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Estimating the Amenity Costs of Global Warming in Brazil: Getting the Most from Available Data

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  • Christopher Timmins

    () (Economic Growth Center, Yale University)

Abstract

This paper develops a theoretically consistent technique for valuing non-marketed local attributes using compensating income differentials in the absence of housing market data. The individual's indirect utility function is identified with aggregate data describing equilibrium location decisions, and this function is used in place of the unidentified equation describing how housing prices are determined. The model is used to value climate amenities in Brazil, where such data problems are prevalent. Similar problems arise in other developing countries, particularly when one looks outside of the largest cities.

Suggested Citation

  • Christopher Timmins, 1999. "Estimating the Amenity Costs of Global Warming in Brazil: Getting the Most from Available Data," Working Papers 809, Economic Growth Center, Yale University.
  • Handle: RePEc:egc:wpaper:809
    as

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    File URL: http://www.econ.yale.edu/growth_pdf/cdp809.pdf
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    References listed on IDEAS

    as
    1. Hansen, Lars Peter, 1982. "Large Sample Properties of Generalized Method of Moments Estimators," Econometrica, Econometric Society, vol. 50(4), pages 1029-1054, July.
    2. Henderson, J. Vernon, 1982. "Evaluating consumer amenities and interregional welfare differences," Journal of Urban Economics, Elsevier, vol. 11(1), pages 32-59, January.
    3. William D. Nordhaus & James Tobin, 1973. "Is Growth Obsolete?," NBER Chapters,in: The Measurement of Economic and Social Performance, pages 509-564 National Bureau of Economic Research, Inc.
      • William D. Nordhaus & James Tobin, 1972. "Is Growth Obsolete?," NBER Chapters,in: Economic Research: Retrospect and Prospect, Volume 5, Economic Growth, pages 1-80 National Bureau of Economic Research, Inc.
    4. Mendelsohn, Robert & Nordhaus, William D & Shaw, Daigee, 1994. "The Impact of Global Warming on Agriculture: A Ricardian Analysis," American Economic Review, American Economic Association, vol. 84(4), pages 753-771, September.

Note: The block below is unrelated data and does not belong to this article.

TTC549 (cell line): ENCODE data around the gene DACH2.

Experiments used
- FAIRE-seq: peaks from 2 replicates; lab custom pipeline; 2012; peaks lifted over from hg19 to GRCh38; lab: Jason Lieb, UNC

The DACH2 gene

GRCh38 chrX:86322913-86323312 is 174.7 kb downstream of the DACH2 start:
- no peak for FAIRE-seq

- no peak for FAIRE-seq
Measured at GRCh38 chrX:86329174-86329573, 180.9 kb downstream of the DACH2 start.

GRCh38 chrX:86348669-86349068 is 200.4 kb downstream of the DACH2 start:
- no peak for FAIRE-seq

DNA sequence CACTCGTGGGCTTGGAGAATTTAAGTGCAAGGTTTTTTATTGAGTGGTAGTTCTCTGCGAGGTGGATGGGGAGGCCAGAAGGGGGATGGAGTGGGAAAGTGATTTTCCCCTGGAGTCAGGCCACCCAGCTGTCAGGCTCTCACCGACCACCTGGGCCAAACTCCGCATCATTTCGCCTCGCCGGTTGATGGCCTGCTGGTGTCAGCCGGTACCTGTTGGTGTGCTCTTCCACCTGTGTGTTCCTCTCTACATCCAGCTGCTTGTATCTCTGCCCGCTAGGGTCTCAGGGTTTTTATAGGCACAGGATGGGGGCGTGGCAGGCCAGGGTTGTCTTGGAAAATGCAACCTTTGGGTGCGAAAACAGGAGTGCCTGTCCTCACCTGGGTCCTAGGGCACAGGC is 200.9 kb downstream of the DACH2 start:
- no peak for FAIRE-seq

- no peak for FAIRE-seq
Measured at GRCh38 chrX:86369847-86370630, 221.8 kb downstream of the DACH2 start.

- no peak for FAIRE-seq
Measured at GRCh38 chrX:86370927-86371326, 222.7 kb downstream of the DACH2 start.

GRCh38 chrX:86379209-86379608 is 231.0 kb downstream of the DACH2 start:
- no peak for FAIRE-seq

5. Cragg, Michael & Kahn, Matthew, 1997. "New Estimates of Climate Demand: Evidence from Location Choice," Journal of Urban Economics, Elsevier, vol. 42(2), pages 261-284, September.
    6. Richard M. Adams, 1989. "Global Climate Change and Agriculture: An Economic Perspective," American Journal of Agricultural Economics, Agricultural and Applied Economics Association, vol. 71(5), pages 1272-1279.
    7. Cropper, Maureen L, et al, 1993. "Valuing Product Attributes Using Single Market Data: A Comparison of Hedonic and Discrete Choice Approaches," The Review of Economics and Statistics, MIT Press, vol. 75(2), pages 225-232, May.
    8. Berry, Steven & Levinsohn, James & Pakes, Ariel, 1995. "Automobile Prices in Market Equilibrium," Econometrica, Econometric Society, vol. 63(4), pages 841-890, July.
    9. Blomquist, Glenn C & Berger, Mark C & Hoehn, John P, 1988. "New Estimates of Quality of Life in Urban Areas," American Economic Review, American Economic Association, vol. 78(1), pages 89-107, March.
    10. Getz, Malcom & Huang, Yuh-ching, 1978. "Consumer Revealed Preference for Environmental Goods," The Review of Economics and Statistics, MIT Press, vol. 60(3), pages 449-458, August.
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    More about this item

    Keywords

    wage-hedonics; discrete-choice analysis; climate amenity; global warming;

    JEL classification:

    • R1 - Urban, Rural, Regional, Real Estate, and Transportation Economics - - General Regional Economics
    • C35 - Mathematical and Quantitative Methods - - Multiple or Simultaneous Equation Models; Multiple Variables - - - Discrete Regression and Qualitative Choice Models; Discrete Regressors; Proportions
    • O54 - Economic Development, Innovation, Technological Change, and Growth - - Economywide Country Studies - - - Latin America; Caribbean

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